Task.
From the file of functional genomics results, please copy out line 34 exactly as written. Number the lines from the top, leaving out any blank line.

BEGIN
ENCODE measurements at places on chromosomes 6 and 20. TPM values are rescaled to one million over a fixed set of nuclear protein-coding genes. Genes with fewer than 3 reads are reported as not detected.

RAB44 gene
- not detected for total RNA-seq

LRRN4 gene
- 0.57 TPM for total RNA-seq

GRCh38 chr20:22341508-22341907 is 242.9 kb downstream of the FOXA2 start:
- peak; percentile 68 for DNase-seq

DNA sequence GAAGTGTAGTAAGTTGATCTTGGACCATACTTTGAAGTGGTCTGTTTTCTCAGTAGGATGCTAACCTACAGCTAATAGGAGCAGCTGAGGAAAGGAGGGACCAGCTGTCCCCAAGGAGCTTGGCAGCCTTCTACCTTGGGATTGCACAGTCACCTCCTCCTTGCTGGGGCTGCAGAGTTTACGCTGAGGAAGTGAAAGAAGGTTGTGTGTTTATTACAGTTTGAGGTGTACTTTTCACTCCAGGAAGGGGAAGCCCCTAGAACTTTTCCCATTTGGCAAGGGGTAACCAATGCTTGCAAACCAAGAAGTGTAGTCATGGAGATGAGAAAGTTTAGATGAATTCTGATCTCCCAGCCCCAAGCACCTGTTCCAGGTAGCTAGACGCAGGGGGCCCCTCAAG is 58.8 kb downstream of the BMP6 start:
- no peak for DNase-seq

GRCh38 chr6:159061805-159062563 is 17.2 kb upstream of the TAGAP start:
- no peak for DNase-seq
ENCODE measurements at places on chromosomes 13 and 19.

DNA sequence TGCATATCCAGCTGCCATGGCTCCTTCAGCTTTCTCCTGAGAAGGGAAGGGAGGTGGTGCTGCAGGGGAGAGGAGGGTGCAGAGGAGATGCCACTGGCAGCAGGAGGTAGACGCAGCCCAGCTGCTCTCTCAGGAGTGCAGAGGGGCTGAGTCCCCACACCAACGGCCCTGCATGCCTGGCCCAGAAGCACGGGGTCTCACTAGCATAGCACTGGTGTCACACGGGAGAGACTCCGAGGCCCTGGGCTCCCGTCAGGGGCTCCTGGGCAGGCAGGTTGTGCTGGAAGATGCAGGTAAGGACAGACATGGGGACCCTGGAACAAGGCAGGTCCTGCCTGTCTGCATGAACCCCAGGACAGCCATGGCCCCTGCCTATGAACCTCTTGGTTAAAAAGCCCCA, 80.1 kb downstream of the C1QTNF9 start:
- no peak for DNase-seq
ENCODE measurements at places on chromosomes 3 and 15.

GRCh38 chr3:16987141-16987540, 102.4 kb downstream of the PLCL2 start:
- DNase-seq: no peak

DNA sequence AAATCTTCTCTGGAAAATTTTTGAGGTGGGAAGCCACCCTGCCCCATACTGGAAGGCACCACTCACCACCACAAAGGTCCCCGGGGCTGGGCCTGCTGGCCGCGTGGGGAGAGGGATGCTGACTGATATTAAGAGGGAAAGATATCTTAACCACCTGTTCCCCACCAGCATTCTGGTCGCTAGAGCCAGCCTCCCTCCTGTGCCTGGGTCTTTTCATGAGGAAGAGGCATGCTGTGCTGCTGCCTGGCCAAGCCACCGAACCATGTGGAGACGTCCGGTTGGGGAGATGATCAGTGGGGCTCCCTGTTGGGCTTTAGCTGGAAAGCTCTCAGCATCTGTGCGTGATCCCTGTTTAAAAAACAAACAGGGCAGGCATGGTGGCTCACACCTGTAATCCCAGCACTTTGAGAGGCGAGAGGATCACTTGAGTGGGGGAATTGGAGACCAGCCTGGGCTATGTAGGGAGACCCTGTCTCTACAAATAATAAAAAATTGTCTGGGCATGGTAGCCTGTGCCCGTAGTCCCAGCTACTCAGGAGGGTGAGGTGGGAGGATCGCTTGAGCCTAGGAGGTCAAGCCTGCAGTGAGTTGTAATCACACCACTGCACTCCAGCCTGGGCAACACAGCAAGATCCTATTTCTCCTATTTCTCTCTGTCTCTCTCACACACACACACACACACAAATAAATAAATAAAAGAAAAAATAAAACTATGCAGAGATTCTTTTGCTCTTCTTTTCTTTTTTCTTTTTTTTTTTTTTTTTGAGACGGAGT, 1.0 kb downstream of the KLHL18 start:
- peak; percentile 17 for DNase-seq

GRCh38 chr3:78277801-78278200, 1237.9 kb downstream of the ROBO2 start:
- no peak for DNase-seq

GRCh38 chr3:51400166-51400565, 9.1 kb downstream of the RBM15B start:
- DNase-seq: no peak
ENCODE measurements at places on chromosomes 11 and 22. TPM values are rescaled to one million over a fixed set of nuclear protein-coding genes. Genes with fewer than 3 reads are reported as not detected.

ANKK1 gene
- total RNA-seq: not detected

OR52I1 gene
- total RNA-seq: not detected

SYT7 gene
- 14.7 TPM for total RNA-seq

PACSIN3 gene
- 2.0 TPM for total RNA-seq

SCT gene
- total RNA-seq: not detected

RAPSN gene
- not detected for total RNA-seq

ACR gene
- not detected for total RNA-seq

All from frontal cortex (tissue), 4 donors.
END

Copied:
- total RNA-seq: not detected